Assistant Professor of Computer Science and Statistics (courtesy)
Artificial Intelligence Lab
Natural Language Processing Group
My two aims are (i) to build systems that allow humans to communicate with computers and (ii) to develop algorithms that can infer latent structures from raw data. I broadly identify with the machine learning (ICML, NIPS) and natural language processing (ACL, NAACL, EMNLP) communities.
Regarding (i), think of a sentence (e.g., "What fraction of CO2 emissions is from the top 5 countries?") as encoding a computer program, which when executed results in some action (e.g., querying a database to compute the answer). Check out this friendly introduction to natural language interfaces (XRDS magazine), a more general tutorial on natural language understanding (ICML 2015), or this more linguistics-oriented article. I also wrote a CACM survey article on executable semantic parsing. This provides the technical foundation of SEMPRE, a general toolkit we built for semantic parsing, which we have used for a number of projects (EMNLP 2013, ACL 2014, ACL 2015, ACL 2015).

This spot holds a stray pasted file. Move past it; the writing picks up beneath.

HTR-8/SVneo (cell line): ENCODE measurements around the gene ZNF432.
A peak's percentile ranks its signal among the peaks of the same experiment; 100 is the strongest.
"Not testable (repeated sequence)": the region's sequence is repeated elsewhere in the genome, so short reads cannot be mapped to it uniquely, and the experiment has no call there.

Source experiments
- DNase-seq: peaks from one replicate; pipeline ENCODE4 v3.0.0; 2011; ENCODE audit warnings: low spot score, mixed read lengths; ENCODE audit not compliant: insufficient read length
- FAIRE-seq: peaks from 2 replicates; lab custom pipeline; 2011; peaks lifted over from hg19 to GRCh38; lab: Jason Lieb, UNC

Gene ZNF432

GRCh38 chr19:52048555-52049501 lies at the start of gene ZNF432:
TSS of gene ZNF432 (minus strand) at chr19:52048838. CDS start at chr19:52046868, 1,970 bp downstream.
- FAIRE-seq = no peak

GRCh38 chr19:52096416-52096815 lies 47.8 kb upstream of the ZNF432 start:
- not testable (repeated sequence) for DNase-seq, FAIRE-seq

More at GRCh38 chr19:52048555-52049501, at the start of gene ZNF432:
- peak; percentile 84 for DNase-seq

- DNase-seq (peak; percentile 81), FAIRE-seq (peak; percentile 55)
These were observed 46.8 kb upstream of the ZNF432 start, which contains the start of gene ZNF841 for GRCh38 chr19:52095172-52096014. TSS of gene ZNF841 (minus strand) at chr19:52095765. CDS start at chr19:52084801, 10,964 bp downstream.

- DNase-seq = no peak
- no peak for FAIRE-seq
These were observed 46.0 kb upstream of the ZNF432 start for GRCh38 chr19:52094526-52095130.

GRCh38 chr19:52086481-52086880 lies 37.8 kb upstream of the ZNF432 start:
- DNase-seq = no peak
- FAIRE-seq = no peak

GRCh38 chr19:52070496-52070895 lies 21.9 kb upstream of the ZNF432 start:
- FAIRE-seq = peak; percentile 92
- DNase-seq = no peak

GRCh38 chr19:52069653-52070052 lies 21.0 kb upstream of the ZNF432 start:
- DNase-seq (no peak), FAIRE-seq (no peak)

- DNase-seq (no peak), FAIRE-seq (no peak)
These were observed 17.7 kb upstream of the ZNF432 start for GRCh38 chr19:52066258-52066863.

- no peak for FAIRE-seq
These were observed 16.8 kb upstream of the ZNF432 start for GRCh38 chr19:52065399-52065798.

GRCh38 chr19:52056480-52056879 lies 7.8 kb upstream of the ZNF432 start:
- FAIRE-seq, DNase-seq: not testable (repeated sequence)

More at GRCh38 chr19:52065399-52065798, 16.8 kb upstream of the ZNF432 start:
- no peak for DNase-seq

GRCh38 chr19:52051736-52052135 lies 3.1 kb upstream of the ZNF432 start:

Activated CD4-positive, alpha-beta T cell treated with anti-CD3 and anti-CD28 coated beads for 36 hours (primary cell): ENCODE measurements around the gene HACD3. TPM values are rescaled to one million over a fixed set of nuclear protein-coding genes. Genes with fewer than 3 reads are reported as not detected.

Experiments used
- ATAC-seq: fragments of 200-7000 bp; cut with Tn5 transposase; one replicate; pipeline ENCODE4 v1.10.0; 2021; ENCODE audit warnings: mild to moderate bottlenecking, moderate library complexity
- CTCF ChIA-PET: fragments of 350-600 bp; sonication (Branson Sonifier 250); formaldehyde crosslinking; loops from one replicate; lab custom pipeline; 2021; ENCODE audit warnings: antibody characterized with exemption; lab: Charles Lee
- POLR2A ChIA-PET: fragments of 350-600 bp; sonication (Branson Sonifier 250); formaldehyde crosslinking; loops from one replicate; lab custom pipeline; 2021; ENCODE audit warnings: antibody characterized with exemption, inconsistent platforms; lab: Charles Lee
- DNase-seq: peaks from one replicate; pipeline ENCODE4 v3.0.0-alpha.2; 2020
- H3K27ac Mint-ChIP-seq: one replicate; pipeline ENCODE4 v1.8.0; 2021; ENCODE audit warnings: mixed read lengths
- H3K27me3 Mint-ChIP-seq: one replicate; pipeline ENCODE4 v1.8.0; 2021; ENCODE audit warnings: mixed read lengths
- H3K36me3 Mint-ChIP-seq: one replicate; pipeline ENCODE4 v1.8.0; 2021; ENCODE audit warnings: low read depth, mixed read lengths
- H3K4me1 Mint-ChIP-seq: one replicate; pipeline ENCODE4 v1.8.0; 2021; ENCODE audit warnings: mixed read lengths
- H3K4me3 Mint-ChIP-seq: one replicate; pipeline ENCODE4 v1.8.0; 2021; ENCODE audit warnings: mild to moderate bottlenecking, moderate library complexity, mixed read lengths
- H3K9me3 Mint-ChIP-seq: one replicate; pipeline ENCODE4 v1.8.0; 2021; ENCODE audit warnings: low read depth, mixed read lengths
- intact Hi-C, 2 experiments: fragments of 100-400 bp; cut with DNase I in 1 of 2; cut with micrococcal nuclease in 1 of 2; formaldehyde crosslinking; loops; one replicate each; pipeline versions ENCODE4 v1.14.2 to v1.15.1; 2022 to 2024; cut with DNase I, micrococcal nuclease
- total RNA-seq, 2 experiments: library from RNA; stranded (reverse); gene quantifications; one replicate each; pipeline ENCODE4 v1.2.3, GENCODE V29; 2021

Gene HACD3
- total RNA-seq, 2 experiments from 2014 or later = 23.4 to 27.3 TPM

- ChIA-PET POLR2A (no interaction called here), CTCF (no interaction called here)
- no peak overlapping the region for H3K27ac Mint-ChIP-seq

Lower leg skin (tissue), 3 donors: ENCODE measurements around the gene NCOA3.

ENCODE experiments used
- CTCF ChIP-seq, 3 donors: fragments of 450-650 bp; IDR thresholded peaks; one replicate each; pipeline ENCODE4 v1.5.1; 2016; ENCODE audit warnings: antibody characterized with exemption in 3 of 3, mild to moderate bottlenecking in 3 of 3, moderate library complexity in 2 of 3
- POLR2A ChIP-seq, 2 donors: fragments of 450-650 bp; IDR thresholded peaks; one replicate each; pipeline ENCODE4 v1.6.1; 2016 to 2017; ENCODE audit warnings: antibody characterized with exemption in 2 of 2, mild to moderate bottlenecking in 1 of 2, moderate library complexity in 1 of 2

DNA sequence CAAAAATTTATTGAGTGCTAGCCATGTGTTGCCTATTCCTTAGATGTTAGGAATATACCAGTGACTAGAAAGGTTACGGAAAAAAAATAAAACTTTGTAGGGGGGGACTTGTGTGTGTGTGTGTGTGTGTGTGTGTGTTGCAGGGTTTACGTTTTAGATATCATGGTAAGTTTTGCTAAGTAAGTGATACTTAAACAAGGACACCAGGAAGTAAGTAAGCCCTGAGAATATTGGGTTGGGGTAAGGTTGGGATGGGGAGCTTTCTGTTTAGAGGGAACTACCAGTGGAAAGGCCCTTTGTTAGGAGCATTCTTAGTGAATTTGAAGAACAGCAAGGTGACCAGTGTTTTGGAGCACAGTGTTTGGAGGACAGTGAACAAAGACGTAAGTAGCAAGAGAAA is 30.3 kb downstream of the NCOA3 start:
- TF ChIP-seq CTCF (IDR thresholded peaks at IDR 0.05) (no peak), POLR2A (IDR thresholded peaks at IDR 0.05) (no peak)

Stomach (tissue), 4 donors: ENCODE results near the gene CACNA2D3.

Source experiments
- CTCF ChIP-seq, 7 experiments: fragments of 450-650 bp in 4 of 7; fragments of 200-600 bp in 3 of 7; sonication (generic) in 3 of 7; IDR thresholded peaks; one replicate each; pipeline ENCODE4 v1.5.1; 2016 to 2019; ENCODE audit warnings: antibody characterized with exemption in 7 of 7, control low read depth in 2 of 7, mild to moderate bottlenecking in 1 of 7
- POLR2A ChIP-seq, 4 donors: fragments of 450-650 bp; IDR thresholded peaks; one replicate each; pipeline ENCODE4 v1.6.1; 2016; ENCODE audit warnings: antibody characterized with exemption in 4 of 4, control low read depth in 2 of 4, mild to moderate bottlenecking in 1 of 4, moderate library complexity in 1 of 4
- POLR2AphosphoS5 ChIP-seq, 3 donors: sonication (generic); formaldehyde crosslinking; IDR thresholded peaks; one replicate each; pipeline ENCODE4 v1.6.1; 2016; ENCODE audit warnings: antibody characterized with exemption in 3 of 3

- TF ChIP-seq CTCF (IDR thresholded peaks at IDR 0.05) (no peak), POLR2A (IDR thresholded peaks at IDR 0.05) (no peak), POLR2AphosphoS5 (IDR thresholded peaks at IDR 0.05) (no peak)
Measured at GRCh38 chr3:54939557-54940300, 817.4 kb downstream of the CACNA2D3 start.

Regarding (ii), we wish to learn a system that can perform complex tasks such as answering questions or translating foreign sentences into English. Can we automatically induce latent structures (e.g., programs, alignments, vectors) that aid the prediction task? This setting is challenging because it typically results in non-convex optimization problems over parameters and combinatorial search problems over latent structures. For the former, we have developed method of moments algorithms (e.g., ICML 2014, NIPS 2012) that yield strong global theoretical guarantees, avoiding local optima entirely. For the latter, we have developed learning algorithms that model the search process, thus taking prediction cost into account (e.g., ICML 2015, AISTATS 2015).
Finally, I am a strong proponent of efficient and reproducible research. I am developing CodaLab Worksheets in collaboration with Microsoft Research, a new platform that allows researchers to maintain the full provenance of an experiment from raw data to final results. Most of our recent papers have been published on CodaLab as executable papers. We are actively looking for contributors, so please contact me if you're interested!